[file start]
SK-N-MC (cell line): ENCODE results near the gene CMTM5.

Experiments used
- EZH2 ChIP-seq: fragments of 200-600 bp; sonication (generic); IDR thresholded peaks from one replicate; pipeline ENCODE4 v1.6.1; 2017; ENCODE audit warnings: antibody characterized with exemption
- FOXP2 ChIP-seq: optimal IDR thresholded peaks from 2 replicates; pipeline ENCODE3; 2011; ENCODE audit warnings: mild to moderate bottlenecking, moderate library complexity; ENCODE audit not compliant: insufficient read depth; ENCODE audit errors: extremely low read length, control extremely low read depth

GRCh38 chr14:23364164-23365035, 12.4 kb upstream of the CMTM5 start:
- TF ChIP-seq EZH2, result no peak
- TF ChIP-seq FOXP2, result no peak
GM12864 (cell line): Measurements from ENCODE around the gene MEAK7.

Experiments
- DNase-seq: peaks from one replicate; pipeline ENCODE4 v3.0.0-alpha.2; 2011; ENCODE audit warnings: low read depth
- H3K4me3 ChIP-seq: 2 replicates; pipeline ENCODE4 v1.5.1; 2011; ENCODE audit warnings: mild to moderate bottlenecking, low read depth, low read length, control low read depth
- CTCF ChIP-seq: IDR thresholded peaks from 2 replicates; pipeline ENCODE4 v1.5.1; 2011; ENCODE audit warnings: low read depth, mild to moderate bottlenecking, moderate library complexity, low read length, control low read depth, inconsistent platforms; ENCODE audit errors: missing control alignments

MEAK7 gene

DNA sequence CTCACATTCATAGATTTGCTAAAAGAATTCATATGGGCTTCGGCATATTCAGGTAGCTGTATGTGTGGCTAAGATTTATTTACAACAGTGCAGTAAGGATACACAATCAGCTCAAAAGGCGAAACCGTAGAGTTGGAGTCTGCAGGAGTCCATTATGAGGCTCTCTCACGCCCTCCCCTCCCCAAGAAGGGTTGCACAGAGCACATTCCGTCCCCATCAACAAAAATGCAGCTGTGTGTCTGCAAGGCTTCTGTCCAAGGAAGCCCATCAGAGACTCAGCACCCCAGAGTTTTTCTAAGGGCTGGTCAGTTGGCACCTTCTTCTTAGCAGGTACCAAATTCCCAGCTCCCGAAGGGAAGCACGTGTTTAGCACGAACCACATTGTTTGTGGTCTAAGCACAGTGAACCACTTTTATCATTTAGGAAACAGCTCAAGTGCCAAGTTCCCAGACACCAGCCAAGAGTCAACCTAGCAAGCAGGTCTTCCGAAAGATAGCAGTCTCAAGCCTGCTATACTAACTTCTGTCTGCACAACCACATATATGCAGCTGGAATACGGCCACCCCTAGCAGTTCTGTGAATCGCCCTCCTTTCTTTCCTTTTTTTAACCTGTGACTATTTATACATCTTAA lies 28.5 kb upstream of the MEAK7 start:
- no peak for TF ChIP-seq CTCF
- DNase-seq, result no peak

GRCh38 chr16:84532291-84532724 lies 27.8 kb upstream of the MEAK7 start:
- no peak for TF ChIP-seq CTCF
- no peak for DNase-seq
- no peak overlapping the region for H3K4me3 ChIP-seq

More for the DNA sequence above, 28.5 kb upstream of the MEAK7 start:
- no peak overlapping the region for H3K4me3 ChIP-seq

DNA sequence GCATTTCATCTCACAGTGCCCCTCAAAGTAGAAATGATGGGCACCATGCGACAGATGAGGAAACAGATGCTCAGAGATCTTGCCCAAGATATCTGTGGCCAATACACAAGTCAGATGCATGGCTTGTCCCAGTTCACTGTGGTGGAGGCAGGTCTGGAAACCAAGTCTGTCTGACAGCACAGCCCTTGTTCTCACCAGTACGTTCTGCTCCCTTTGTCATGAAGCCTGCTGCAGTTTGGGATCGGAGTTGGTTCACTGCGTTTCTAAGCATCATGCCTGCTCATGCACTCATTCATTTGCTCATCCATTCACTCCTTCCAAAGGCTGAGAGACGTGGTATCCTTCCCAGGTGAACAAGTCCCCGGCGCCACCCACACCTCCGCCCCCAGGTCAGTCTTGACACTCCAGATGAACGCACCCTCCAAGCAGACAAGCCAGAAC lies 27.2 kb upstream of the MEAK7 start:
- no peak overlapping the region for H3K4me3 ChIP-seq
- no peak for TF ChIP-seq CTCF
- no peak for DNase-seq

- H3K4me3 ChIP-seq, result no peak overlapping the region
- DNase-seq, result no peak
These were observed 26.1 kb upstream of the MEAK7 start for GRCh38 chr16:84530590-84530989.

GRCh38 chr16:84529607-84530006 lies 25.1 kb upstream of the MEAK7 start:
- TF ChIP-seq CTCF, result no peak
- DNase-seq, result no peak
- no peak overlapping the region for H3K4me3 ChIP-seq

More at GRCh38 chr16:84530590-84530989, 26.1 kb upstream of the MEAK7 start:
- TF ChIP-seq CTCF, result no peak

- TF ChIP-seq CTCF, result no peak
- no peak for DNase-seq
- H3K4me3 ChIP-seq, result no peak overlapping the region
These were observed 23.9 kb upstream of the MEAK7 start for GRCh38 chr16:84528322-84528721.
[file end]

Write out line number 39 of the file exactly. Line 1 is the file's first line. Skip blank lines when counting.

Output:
These were observed 23.9 kb upstream of the MEAK7 start for GRCh38 chr16:84528322-84528721.